Derek Chauvin has been sentenced to 21 years in prison for violating George Floyd’s civil rights. The sentence comes after the former Minneapolis police officer who murdered George Floyd pleaded guilty to federal civil rights violations last December, The New York Times reports.
Federal prosecutors asked U.S. District Judge Paul Magnuson to sentence Chauvin to 25 years, while the defense asked for 20. Magnuson hit in between those requests, sentencing Chauvin to 21 years on Thursday, with credit for the time he has served, NBC reports.
In May 2021, Chauvin, along with three other ex-Minneapolis cops, were indicted by a federal grand jury on charges related to violating Floyd’s right to be free from unreasonable seizure and their failure to provide Floyd with medical care. Chauvin initially pleaded not guilty to the federal charges in September, but signaled his decision to change his plea via a motion filed Monday, Dec. 13.
During the hearing in St. Paul, Minnesota, a federal prosecutor said that, as part of the plea deal, they would seek a 25 year prison sentence, which would run concurrent to Chauvin’s 22.5-year state sentence (a judge will still finalize the full length of Chauvin’s sentence). Chauvin will serve his time in a federal penitentiary.
A lawyer for Chauvin, Eric Nelson, declined to comment to Rolling Stone.
In a statement, Attorney General Merrick Garland said, “Defendant Chauvin has pleaded guilty to two federal civil rights violations, one of which led to the tragic loss of George Floyd’s life. While recognizing that nothing can repair the harm caused by such acts, the Justice Department is committed to holding accountable those who violate the Constitution, and to safeguarding the civil rights of all Americans.”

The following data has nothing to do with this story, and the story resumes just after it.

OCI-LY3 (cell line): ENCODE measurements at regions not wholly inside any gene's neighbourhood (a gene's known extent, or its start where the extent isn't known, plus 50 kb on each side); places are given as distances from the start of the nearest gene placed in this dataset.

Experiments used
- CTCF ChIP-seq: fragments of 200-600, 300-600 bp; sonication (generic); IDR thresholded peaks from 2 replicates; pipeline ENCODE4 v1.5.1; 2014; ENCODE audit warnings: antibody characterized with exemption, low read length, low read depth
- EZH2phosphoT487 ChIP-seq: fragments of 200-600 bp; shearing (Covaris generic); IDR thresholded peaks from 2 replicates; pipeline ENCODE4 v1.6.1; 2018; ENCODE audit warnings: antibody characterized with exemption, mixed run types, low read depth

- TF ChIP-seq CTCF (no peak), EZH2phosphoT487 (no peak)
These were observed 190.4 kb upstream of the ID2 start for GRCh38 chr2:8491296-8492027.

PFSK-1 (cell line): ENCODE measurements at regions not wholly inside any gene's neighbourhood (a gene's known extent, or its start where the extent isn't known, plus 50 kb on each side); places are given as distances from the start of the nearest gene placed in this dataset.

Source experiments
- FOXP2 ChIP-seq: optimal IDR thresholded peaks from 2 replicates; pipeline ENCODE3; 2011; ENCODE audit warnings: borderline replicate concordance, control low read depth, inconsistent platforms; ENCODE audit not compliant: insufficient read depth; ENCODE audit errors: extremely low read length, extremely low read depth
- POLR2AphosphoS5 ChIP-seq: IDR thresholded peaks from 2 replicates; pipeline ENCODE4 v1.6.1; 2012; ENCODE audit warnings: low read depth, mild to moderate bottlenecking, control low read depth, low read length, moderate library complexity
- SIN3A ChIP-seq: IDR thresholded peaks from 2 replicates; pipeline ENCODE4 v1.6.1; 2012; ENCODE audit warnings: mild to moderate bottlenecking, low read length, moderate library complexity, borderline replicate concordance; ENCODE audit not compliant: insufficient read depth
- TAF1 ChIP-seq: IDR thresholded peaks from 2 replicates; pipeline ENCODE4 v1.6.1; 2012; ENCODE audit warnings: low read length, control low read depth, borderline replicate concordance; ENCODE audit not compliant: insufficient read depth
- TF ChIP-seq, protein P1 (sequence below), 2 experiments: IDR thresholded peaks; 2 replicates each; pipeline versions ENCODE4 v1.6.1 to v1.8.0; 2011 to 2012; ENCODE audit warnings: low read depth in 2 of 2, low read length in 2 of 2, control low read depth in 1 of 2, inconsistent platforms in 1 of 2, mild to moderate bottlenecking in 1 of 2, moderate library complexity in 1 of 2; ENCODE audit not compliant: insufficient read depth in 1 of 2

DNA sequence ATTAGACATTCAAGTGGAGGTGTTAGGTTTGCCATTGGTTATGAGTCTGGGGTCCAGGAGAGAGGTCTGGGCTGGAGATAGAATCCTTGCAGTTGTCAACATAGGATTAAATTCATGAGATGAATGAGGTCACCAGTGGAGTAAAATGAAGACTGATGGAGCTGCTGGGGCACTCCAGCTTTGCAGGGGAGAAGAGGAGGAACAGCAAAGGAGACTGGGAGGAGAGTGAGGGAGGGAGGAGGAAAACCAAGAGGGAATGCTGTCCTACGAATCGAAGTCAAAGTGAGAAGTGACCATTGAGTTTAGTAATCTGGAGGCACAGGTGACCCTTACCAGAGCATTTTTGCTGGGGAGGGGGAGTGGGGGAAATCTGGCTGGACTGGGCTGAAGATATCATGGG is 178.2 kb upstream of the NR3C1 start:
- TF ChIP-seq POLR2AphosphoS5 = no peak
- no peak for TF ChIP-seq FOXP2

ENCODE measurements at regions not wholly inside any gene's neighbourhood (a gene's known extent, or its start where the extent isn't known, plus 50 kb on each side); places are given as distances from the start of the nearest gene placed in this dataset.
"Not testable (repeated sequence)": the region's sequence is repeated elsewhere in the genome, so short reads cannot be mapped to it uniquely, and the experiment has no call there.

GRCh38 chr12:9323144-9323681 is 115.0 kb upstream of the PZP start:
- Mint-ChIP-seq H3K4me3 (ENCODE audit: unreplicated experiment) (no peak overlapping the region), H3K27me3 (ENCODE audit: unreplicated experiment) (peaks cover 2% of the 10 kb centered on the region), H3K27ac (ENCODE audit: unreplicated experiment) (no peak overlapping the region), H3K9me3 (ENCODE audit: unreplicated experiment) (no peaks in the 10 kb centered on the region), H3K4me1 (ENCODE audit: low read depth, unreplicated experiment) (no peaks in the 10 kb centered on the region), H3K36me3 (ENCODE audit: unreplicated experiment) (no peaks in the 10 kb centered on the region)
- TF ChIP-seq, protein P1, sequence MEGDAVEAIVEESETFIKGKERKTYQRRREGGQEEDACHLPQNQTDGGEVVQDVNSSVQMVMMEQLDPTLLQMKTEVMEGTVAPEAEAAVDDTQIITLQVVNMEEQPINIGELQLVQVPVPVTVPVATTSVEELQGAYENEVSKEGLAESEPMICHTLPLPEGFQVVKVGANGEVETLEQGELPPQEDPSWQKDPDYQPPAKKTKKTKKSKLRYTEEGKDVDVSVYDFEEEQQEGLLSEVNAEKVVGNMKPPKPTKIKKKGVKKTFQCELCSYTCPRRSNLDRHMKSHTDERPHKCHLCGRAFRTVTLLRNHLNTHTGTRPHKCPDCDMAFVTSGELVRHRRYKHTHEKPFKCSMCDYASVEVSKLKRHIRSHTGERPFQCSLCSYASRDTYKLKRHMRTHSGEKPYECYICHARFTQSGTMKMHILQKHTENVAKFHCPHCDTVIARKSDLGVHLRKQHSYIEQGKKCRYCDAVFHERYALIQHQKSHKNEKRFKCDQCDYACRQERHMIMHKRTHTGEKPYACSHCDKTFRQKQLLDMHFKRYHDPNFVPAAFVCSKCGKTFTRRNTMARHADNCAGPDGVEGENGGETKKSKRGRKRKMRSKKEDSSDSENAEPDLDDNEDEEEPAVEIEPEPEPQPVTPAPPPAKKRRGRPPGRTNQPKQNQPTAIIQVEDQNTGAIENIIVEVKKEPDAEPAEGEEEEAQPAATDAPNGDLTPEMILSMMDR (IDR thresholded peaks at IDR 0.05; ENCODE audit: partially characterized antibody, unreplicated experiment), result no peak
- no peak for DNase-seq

Chauvin is already serving a 22.5-year state sentence for murder, but he could have garnered a much longer term — potentially life — had he gone to trial and been convicted. In pleading guilty to the federal charges and serving his time in a federal prison, he will also avoid a state penitentiary, where he could have potentially been around people he was responsible for incarcerating.
Since his conviction on murder charges in April 2021, Chauvin has been locked up in solitary confinement at Minnesota’s lone maximum security state prison. He is in the process of appealing his murder conviction.
As for the other three officers — Thomas Lane, J. Kueng and Tou Thao — charged in relation to Floyd’s death, they were convicted in February for violating Floyd’s civil rights.
This story was updated from the original Dec. 15, 2021 version on July 7, 2022 to reflect Chauvin being sentenced to 21 years for violating George Floyd’s federal civil rights.